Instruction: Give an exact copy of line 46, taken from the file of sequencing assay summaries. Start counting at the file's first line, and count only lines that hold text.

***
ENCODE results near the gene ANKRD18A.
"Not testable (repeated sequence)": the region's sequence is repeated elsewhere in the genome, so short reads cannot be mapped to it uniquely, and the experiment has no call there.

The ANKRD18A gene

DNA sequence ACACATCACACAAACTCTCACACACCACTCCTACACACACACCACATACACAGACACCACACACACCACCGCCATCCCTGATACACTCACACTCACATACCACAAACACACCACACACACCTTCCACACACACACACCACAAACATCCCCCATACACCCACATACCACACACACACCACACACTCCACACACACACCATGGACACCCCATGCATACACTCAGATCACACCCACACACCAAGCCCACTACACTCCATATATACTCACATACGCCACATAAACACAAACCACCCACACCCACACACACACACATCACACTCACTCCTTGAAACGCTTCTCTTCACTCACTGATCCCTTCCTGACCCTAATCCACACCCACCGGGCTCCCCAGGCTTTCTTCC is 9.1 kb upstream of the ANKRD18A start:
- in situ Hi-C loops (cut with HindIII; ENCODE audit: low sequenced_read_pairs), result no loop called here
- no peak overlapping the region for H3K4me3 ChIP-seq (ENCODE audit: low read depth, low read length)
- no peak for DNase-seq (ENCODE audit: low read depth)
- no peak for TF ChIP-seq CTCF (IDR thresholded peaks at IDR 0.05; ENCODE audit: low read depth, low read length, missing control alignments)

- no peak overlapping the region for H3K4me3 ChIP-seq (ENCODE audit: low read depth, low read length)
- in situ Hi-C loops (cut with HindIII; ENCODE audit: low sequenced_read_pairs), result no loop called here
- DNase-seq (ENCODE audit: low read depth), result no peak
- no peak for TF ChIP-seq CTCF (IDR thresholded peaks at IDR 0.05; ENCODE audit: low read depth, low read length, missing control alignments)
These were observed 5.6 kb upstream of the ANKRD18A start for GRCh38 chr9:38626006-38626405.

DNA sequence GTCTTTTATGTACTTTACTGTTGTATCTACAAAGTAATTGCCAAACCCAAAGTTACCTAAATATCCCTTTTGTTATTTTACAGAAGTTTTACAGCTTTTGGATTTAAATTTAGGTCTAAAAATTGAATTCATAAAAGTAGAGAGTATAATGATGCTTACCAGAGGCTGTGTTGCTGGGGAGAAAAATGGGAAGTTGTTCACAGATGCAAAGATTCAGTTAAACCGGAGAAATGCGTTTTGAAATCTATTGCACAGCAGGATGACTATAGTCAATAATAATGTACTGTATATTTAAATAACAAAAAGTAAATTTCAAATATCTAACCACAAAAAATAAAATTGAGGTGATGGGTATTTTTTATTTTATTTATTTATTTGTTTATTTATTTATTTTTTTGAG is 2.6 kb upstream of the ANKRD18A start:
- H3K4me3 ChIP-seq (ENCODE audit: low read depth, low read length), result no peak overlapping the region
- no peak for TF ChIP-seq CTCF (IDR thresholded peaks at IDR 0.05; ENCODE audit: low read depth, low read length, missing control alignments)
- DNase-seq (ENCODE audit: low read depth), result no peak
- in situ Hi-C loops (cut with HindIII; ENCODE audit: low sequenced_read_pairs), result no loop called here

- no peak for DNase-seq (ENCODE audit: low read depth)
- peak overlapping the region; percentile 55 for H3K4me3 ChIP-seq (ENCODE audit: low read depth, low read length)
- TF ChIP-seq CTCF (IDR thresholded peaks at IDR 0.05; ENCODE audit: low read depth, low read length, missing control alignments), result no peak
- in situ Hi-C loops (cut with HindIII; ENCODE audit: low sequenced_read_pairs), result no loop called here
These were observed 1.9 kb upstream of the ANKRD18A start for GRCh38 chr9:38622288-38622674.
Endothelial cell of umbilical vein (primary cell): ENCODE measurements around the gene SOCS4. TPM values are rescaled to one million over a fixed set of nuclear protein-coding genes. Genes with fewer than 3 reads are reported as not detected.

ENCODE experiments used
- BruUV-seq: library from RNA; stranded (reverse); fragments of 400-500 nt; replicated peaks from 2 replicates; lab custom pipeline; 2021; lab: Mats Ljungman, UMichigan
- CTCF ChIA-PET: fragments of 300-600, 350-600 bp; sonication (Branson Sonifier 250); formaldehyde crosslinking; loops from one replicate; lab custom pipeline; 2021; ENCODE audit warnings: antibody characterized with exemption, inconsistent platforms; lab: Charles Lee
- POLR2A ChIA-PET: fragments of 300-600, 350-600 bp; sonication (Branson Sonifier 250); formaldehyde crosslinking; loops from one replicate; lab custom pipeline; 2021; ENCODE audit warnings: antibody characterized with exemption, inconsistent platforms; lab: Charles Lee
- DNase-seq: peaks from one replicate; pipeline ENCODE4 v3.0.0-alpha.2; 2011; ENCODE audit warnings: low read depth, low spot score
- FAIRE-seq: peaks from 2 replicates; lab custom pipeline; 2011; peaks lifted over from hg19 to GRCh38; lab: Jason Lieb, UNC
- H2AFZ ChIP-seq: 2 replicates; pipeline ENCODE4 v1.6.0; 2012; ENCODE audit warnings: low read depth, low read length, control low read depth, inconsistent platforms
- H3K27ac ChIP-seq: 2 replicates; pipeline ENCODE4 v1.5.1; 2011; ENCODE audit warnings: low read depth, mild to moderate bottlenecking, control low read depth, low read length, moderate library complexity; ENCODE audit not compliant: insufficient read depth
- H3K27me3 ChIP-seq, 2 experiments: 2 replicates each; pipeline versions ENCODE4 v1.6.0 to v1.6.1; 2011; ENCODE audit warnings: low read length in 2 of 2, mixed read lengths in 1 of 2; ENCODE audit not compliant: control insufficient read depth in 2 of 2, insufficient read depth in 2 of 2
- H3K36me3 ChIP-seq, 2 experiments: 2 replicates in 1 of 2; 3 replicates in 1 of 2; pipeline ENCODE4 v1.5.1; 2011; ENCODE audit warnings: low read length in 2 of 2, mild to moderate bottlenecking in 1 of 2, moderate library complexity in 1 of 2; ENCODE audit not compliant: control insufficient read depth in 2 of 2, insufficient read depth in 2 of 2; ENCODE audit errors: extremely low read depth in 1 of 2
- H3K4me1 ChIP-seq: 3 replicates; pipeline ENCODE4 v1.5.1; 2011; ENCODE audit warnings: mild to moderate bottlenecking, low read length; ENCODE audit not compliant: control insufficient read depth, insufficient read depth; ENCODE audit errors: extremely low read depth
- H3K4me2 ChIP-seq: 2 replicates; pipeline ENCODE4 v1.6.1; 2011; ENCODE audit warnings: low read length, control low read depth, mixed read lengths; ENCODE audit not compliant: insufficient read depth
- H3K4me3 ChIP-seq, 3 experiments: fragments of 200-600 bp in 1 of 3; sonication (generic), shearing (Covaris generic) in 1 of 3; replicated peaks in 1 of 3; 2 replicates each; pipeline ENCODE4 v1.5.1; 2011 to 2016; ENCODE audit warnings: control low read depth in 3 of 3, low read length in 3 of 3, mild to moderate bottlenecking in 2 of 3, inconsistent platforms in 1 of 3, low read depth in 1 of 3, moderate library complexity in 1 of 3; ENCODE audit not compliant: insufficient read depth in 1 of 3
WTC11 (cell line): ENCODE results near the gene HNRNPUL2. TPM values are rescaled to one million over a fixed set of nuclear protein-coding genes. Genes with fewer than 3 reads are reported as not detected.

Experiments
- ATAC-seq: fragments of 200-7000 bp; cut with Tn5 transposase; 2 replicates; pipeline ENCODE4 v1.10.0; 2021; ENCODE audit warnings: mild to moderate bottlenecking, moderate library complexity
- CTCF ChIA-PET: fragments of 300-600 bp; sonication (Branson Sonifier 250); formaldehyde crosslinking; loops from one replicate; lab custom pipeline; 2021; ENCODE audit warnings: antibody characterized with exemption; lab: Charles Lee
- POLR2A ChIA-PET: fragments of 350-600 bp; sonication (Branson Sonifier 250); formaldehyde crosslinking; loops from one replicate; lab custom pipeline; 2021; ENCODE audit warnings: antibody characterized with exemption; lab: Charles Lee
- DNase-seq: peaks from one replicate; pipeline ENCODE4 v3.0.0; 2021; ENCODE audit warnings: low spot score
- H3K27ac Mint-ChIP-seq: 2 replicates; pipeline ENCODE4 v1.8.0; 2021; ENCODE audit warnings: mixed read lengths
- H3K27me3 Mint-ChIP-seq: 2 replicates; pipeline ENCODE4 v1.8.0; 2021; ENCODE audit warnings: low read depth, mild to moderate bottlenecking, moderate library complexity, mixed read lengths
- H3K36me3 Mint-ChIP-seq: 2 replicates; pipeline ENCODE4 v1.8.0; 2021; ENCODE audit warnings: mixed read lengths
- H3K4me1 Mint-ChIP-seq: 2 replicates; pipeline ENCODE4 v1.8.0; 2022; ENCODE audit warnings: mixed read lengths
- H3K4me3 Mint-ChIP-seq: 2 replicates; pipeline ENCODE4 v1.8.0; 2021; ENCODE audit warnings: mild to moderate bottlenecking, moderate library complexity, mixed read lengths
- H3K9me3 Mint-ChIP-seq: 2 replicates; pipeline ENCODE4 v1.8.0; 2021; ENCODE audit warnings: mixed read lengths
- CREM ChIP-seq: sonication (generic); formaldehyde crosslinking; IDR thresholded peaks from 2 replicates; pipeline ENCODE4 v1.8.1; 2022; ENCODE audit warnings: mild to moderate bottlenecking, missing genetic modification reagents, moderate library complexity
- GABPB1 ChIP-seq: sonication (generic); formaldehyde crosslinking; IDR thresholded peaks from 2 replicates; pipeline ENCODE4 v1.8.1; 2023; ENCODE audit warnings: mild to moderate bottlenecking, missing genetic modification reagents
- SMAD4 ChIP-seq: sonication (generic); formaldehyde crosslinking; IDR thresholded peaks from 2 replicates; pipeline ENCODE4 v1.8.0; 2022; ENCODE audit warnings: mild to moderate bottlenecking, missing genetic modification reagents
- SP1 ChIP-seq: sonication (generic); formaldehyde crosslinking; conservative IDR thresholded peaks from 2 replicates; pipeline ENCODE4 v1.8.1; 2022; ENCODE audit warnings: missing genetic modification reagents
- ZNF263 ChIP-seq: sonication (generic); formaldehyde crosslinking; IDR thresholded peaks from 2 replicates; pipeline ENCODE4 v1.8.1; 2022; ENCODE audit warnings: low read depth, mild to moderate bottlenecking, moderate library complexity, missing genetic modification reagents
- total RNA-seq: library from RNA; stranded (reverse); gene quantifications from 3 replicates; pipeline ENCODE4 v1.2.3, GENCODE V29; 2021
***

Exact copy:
- H3K36me3 Mint-ChIP-seq: 2 replicates; pipeline ENCODE4 v1.8.0; 2021; ENCODE audit warnings: mixed read lengths